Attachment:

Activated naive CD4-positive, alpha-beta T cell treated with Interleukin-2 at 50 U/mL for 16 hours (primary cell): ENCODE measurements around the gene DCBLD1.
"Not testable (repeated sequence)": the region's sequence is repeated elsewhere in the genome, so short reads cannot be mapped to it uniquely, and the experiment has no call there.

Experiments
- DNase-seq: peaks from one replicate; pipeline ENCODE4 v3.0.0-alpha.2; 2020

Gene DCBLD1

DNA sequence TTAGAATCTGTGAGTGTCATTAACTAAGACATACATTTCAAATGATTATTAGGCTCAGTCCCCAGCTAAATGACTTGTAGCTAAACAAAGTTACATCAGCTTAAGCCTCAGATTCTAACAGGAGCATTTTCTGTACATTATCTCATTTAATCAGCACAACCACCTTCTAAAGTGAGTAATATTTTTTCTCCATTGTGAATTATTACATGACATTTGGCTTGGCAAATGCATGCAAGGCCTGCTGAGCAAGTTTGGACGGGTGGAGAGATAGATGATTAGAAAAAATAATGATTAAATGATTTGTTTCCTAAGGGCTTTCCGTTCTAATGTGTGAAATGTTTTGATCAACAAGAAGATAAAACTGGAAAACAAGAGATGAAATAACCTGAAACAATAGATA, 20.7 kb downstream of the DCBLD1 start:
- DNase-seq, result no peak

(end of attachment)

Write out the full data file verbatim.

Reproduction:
Activated naive CD4-positive, alpha-beta T cell treated with Interleukin-2 at 50 U/mL for 16 hours (primary cell): ENCODE measurements around the gene DCBLD1.
"Not testable (repeated sequence)": the region's sequence is repeated elsewhere in the genome, so short reads cannot be mapped to it uniquely, and the experiment has no call there.

Experiments
- DNase-seq: peaks from one replicate; pipeline ENCODE4 v3.0.0-alpha.2; 2020

Gene DCBLD1

DNA sequence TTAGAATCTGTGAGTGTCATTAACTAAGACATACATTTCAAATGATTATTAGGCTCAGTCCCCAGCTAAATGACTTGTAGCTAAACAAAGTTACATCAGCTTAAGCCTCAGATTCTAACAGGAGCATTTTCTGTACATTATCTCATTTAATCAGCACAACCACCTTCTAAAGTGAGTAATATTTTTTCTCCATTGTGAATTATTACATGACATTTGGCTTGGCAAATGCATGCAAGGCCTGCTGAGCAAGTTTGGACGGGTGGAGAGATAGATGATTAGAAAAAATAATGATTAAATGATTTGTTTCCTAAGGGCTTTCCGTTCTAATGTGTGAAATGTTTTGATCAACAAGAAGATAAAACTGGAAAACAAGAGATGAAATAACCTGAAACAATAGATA, 20.7 kb downstream of the DCBLD1 start:
- DNase-seq, result no peak